Transition from seated classes on campus to online learning off-campus presents challenges and questions some known, others unknown, Having to do with extending reasonable accommodations to students with disabilities. We would like to share what guidance we can while inviting you to stay in contact with Accessibility Resources through our email address: firstname.lastname@example.org. You can either raise questions or concerns in an email message or simply give us suggested times and telephone number where we can reach you.
A similar invitation will be extended to students. Among the uncertainty, however, one certainty is that it would be logistically impossible for Accessibility Resources to review with every student every approved accommodation in order to introduce any changes that may be made necessary by the transition, not at least by Monday, March 23. Thus we must ask faculty and students to maintain as much independent communication as possible, withers being available to consult, of course.
Do you still have our accommodation memo submitted to you previously by the student? If not, please contact our office or the student to request resubmission. Most all of the recommendations on the accommodation memo will still apply, some needing little new attention or changes. Provision of lecture notes, either yours or those of a peer student, need not change, for example. Note takers will still submit their notes electronically, as they do now, for Accessibility Resources’ distribution.
Test time extensions will still be required, but if you are significantly changing your testing methods or format, students may request additional time extensions.
If you are using a timer for exams please be certain to adjust the timer for a student with extra exam time (for example, a 50% extension yields 1.5X, where X equals length of time allowed for the test generally and so on). For assistance on how to make that adjustment please contact Center for Educational Innovation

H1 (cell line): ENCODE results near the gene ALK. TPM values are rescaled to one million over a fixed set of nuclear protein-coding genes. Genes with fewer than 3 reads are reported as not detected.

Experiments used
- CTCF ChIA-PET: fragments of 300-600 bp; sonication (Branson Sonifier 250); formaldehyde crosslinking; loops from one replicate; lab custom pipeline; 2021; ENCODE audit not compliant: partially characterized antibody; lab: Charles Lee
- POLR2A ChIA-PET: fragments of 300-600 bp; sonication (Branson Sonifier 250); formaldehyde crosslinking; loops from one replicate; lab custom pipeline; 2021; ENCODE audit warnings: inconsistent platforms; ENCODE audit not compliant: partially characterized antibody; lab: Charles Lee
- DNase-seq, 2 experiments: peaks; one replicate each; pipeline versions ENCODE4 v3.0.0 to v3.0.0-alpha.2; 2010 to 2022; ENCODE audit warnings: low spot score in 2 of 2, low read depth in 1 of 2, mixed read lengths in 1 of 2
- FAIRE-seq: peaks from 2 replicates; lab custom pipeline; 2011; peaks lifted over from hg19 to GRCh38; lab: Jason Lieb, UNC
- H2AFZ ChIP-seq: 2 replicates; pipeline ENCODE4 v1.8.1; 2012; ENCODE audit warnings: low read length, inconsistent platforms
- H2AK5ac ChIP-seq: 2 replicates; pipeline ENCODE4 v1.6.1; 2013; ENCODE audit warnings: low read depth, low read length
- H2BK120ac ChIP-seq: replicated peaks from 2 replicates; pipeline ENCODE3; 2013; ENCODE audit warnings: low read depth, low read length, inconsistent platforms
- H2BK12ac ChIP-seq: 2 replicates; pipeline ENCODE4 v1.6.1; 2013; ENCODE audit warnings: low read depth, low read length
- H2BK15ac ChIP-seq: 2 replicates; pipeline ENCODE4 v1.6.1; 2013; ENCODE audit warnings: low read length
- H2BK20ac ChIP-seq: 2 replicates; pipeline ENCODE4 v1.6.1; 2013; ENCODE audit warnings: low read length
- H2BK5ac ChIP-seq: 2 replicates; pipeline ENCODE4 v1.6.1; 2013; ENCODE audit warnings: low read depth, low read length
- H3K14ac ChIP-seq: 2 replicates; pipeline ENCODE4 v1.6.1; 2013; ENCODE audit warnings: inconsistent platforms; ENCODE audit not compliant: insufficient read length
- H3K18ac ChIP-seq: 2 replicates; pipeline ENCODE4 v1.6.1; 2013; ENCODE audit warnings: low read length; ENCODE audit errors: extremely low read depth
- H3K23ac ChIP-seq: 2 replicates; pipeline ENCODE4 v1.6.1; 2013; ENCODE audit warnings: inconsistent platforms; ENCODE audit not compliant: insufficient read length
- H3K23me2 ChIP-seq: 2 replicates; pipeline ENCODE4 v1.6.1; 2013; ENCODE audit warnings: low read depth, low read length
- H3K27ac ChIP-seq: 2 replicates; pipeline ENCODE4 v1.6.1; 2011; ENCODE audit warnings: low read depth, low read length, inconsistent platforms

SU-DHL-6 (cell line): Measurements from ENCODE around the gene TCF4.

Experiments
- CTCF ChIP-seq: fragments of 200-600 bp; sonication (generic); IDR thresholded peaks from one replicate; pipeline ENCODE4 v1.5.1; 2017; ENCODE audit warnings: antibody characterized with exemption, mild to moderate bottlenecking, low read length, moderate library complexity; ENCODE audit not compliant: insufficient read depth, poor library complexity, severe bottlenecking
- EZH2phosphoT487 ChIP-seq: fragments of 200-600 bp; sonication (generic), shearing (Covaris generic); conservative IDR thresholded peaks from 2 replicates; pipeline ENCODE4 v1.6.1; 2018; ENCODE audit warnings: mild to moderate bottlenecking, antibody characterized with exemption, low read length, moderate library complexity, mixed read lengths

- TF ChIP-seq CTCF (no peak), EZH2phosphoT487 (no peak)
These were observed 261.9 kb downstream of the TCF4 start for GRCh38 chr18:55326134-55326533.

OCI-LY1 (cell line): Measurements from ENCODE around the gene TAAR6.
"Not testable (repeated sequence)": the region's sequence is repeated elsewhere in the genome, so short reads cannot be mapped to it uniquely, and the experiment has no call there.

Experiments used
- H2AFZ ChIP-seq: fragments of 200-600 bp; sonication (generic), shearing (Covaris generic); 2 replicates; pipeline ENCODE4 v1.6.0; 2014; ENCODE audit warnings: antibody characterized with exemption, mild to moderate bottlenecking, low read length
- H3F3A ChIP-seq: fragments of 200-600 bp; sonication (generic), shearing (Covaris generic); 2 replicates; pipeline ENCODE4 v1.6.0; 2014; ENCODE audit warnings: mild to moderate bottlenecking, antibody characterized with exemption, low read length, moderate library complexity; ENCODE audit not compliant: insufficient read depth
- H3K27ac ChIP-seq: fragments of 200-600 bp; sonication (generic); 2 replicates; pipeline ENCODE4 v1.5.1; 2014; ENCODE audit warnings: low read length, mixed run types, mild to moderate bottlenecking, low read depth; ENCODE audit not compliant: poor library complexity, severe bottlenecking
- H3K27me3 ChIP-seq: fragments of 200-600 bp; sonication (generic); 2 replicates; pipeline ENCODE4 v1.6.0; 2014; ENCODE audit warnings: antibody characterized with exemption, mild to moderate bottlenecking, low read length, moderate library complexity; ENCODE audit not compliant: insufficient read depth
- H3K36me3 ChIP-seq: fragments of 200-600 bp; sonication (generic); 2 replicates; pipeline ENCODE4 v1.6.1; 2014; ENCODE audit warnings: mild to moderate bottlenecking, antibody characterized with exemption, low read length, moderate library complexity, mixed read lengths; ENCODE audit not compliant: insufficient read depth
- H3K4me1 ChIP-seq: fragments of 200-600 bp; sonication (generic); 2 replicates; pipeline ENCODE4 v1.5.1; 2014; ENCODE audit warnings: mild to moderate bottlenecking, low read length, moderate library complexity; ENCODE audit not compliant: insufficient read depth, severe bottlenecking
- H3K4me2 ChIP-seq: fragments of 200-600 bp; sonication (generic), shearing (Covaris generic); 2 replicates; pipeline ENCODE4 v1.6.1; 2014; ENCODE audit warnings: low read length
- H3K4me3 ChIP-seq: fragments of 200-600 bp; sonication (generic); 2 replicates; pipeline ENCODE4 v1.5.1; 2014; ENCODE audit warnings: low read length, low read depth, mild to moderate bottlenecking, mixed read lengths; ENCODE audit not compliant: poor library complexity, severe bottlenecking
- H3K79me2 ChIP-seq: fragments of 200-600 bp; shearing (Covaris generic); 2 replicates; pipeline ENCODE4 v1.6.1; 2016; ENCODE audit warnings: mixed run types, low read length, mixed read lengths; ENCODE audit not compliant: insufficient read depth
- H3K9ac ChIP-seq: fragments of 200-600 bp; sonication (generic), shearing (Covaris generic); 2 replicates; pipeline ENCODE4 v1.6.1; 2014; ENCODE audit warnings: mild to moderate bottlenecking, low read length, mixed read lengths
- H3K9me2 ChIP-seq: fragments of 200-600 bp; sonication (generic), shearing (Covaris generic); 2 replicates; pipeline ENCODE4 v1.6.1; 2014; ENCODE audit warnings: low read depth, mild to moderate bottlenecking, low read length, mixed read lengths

If a student has an accommodation for a “reader or scribe for tests,” this means they are using assistive-technology software on their computers. Much of that technology would be blocked by the locked browser, hence denying a required accommodation. In that case, we recommend either using an open browser or devising alternative method for a fair assessment of student’s knowledge and skills. As always, please contact AR with questions and concerns.
Off-campus, the accommodation does not apply.
A few students need paper-based exams because their disability prevents them from using the display screen effectively. In that case, the student could print the exam and then upload it to you when completed. Of course, let AR know if this presents some unreasonable difficulty or obstacle.
If you post class lectures online, and can do so, please enable captioning, through Panapto, for example. Even if not specifically recommended in an accommodation memo, this feature can assist all students in following your lectures. Please refer to the Resources section at the end of this guidance.
If you post course materials textually, please be aware that image files are not accessible to screenreader technology used by blind, visually impaired, and many learning-disabled students. Please export such content to textual PDF documents from their original software source. A clean and clear image file made from a scanned paper source can be converted to text through OCR software. Accessibility Resources can help with such tasks. However, if demand is as high as it could be, given so many courses going online all at once, it may be impossible for AR staff to keep up with the need. As it is, we generally require a turnaround time of up to 2 weeks, depending on the length of the materials being converted and the technical difficulty of the task. Again, please contact AR with questions and concerns.
To learn how to make electronic documents and reading accessible please use the resources at http://www.buffalo.edu/access/services/service1.html